• Longmont, CO 80504

  • Phone: (303) 651-2829

  • Fax: (888) 819-7767

  • www.sopriswest.com


Self-Advocacy Strategy

Edge Enterprise

P.O. Box 1304

Lawrence, KS 66044

A Student’s Guide

NICCY

P.O. Box 1492

Washington, DC 20013

www.nichcy.org/

NEXT S.T.E.P.

PRO-Ed

8700 Shoal Creek Blvd

Austin, TX 78757

www.proedinc.com

More IEP Teaching Materials


Step Two

Team Completes a Three-Part Transition Assessment Process


Three-Part Transition Assessment

  • 1. Self-Determination Skills

    • AIR SD Assessment (www.ou.edu/zarrow click on self-determination button)

  • 2. Transition Skills (Adaptive Behavior)

    • caseylifeskills.org

    • parent, student, support staff version

  • 3. Vocational Interests and Skills

  • - ON-Line Assessments (free!!!)

  • - Choose and Take Action vocational assessment

  • software

JM


Self-Determination Constructs

• Self-awareness

• Self-advocacy

• Self-efficacy

• Decision-making

• Independent performance

• Self-evaluation

• Adjustment


AIR Self-Determination Assessment

  • Parent Version

  • Teacher Version

  • Student Version

  • Available at

    • www.ou.edu/zarrow/sdetermination.html

  • Cost: free


www.ou.edu/zarrow


ChoiceMaker SD Assessment

  • Curriculum Referenced Assessment

    • Choosing Goals

    • Participating in IEP Meetings

    • Taking Action on Goals

  • Sopris West (search by author: Martin)

    • www.sopriswest.com

  • Cost: $12.95 for 25 copies


Transition Assessments

  • Transition Planning Inventory (TPI)

    • ProEd, Austin Texas (www.proedinc.com)

  • Enderle-Severson Transition Rating Form

    • www.estr.net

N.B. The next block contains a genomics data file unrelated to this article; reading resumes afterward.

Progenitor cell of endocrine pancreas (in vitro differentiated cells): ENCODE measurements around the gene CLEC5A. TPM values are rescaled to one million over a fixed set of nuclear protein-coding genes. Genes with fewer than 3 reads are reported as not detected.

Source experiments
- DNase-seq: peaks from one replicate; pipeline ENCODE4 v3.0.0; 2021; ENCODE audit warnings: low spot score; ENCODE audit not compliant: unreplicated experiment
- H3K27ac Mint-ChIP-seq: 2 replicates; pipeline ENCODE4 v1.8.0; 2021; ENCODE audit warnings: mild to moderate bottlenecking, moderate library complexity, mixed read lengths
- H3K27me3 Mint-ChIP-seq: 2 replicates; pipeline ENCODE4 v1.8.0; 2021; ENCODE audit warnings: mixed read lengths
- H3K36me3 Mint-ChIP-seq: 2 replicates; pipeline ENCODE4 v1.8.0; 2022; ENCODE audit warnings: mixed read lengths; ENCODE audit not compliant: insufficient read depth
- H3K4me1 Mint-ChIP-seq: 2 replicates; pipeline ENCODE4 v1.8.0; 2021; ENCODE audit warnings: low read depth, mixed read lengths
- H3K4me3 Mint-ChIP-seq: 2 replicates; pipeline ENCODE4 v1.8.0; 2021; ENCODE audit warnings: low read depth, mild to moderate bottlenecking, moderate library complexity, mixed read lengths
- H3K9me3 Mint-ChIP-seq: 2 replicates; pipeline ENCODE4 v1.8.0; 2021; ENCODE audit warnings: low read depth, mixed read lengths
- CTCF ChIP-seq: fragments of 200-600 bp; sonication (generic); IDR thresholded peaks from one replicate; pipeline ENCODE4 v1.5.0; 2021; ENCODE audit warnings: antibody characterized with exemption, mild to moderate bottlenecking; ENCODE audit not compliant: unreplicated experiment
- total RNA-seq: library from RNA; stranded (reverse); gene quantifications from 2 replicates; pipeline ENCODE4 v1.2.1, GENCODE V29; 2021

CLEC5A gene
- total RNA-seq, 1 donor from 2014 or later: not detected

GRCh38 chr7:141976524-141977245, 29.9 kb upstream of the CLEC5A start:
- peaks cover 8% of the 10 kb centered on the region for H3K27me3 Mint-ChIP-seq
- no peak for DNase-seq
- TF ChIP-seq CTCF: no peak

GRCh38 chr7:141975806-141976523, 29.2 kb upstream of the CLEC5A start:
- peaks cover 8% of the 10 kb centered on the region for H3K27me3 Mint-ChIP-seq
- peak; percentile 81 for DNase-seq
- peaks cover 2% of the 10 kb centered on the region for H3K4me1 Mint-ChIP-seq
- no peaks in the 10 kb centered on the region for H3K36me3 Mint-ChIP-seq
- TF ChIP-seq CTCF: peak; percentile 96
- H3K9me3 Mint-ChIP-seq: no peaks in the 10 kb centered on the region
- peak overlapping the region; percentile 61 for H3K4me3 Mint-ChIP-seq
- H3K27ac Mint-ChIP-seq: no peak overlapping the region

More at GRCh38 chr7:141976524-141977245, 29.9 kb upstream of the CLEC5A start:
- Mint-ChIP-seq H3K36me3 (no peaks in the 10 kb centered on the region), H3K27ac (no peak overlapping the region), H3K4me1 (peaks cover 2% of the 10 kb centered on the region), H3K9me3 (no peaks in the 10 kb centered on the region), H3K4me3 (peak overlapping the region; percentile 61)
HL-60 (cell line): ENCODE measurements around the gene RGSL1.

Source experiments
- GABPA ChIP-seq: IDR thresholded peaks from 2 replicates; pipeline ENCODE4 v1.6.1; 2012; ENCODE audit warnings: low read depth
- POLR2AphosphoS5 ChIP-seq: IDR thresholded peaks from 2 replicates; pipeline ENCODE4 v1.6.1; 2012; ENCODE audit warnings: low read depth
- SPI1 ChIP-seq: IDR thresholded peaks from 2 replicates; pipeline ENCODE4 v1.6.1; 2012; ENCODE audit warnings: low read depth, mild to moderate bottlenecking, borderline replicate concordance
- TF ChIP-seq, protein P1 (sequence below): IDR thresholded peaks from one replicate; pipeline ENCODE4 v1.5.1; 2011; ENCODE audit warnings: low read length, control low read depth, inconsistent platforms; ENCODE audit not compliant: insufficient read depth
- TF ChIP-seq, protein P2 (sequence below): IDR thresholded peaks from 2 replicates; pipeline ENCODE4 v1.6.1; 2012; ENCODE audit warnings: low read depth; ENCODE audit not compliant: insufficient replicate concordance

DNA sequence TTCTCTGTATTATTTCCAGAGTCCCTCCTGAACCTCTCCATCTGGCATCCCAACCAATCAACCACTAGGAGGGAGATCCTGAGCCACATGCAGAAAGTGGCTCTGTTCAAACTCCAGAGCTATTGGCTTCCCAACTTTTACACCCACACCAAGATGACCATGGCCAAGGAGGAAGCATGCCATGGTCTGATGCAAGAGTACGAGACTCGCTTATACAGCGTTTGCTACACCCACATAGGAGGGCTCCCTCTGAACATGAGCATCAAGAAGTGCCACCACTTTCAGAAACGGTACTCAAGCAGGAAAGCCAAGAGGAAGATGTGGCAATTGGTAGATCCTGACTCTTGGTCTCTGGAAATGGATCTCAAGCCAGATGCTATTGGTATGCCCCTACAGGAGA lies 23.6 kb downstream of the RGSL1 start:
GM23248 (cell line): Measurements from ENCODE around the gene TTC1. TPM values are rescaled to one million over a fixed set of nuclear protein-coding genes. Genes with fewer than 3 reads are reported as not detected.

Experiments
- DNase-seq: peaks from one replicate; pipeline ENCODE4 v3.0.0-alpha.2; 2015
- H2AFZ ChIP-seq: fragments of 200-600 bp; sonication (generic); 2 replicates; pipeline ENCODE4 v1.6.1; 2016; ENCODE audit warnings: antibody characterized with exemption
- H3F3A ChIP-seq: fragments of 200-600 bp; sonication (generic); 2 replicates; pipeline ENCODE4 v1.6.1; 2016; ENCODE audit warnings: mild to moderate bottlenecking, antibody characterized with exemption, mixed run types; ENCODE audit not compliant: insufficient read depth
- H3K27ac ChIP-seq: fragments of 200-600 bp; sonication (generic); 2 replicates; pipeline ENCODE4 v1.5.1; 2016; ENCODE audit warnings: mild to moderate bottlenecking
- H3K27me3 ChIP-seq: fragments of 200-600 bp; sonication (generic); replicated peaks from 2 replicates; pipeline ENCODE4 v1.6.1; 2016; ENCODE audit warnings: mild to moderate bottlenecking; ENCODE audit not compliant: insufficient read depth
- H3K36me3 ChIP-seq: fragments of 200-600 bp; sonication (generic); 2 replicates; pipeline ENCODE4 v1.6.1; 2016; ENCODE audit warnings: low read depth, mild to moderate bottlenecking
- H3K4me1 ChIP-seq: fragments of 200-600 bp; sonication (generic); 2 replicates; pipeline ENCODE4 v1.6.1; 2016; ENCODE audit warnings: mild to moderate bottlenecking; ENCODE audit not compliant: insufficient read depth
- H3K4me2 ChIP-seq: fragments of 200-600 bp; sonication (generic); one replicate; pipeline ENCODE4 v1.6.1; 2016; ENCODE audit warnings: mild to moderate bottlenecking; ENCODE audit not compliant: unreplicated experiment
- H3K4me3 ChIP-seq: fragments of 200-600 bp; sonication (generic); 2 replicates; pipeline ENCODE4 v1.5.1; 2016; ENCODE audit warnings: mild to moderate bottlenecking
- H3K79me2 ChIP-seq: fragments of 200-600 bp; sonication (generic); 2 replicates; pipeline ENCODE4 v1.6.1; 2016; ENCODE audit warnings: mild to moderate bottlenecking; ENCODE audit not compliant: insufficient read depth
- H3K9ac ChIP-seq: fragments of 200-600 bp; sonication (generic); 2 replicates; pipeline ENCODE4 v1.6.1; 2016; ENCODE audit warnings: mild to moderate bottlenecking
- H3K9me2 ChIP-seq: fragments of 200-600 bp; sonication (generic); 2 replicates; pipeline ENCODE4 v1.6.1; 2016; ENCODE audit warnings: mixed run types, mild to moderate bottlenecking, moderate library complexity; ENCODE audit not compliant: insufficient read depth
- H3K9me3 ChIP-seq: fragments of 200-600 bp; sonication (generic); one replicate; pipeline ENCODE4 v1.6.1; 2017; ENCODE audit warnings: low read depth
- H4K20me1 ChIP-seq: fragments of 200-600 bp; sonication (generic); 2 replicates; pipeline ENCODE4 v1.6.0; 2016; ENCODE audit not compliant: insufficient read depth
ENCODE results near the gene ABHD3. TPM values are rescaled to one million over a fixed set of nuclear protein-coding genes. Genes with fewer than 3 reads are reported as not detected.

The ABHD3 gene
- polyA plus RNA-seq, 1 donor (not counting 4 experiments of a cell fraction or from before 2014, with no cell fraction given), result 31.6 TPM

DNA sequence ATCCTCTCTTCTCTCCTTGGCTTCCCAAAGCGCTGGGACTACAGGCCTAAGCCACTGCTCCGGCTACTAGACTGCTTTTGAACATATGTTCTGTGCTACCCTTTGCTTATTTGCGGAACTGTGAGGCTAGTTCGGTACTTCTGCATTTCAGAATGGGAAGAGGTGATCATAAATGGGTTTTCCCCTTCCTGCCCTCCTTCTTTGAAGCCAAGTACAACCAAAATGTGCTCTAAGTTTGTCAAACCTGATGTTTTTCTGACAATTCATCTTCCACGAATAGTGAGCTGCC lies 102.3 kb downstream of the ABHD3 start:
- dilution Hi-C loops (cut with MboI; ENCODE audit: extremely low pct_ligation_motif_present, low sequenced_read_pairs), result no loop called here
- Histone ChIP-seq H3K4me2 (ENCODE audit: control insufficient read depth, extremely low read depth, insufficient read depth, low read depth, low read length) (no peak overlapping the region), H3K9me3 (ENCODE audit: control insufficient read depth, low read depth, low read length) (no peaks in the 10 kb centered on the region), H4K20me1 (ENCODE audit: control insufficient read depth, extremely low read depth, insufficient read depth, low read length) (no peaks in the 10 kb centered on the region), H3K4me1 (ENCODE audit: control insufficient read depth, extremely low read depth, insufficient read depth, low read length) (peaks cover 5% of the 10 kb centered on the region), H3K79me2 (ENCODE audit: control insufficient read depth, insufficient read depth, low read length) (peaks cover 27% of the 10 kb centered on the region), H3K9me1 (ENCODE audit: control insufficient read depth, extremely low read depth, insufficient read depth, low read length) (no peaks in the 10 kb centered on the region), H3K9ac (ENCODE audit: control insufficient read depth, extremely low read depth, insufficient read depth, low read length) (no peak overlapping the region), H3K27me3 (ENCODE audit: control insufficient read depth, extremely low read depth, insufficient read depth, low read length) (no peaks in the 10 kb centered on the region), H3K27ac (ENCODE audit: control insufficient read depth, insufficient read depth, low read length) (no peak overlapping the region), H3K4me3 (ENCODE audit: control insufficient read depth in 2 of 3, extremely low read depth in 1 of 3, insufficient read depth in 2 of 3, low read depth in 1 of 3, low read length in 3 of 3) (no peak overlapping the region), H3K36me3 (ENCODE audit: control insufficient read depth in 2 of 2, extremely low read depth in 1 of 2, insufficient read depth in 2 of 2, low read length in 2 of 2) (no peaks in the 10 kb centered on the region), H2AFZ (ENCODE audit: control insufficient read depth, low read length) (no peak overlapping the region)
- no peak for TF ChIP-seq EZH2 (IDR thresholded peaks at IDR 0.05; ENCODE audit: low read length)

• Casey Life Skills

    • www.caseylifeskills.org


Transition Planning Inventory

  • Home version

  • Teacher version

  • Student version

  • CD version speaks to students or parents and automatically scores


Scales of Independent Behavior-R

  • SIB-R Scales (norm referenced)

    • Community and personal living skills

    • Social interaction and communication

    • Motor skills

    • Overall measure of independence

    • 14 adaptive behavior & 8 problem behavior areas

  • Available From

    • http://www.riverpub.com/

    • Riverside Publishing

  • Cost: $248


Casey Life Skills - Why Look Anywhere Else?

  • Web based and FREE!!!

  • Spanish or English, with numerous supplemental assessments

  • Youth and caregiver formats

  • Automatically scored and sent to you

  • Can obtain class summaries

  • Provides different levels of questions for students across functioning levels

  • www.caseylifeskills.org


www.caseylifeskills.org

JM


Vocational Interest Assessment

Part 3 of the 3-Part Transition Assessment Process


Vocational Interests for High Achieving Students With Mild Disabilities

  • Group Interest Inventories

    • ACT Discover

    • ACT Explorer

  • U.S. Dept of Labor O*NET

    • www.onetcenter.org

    • Interest profiler, ability profiler


Individualized Interest Inventories

  • Paper Individual Interest Inventories

    • Strong Interest Inventory

    • Self-Directed Search

  • On-Line Individual Interest Inventories

    • http://www.myfuture.com/toolbox/workinterest.html

    • www.ioscar.org

    • http://www.careerkey.org/cgi-bin/ck.pl?action=choices

    • www.careervoyages.com

    • www.careerclusters.org (download in pdf format)


Exploration of Interest Results

  • Occupational Outlook Handbook

    • www.bls.gov/oco/home.htm

    • www.bls.gov/k12/index.htm

  • Job videos (English or Spanish)

    • Individuals & Job clusters

    • http://acinet.org/acinet/videos.asp?id=27,&nodeid=27

    • www.careervoyages.com

      • Uses the above videos in an interactive format


Career Awareness & Exploration

  • Watching

    • Video

      • http://acinet.org/acinet/videos.asp?id=27,&nodeid=27

      • Provides numerous videos for students to watch

        • English or Spanish

        • Job cluster and skill categories

        • Horse Training

        • Coast Guard Assistant

        • Construction Workers

        • Teaching Assistants

    • Live in the Community

  • Doing

    • Short exploration periods

    • Long-term try-outs


What If Some Can’t Read?


Career Development Theory

• Career Awareness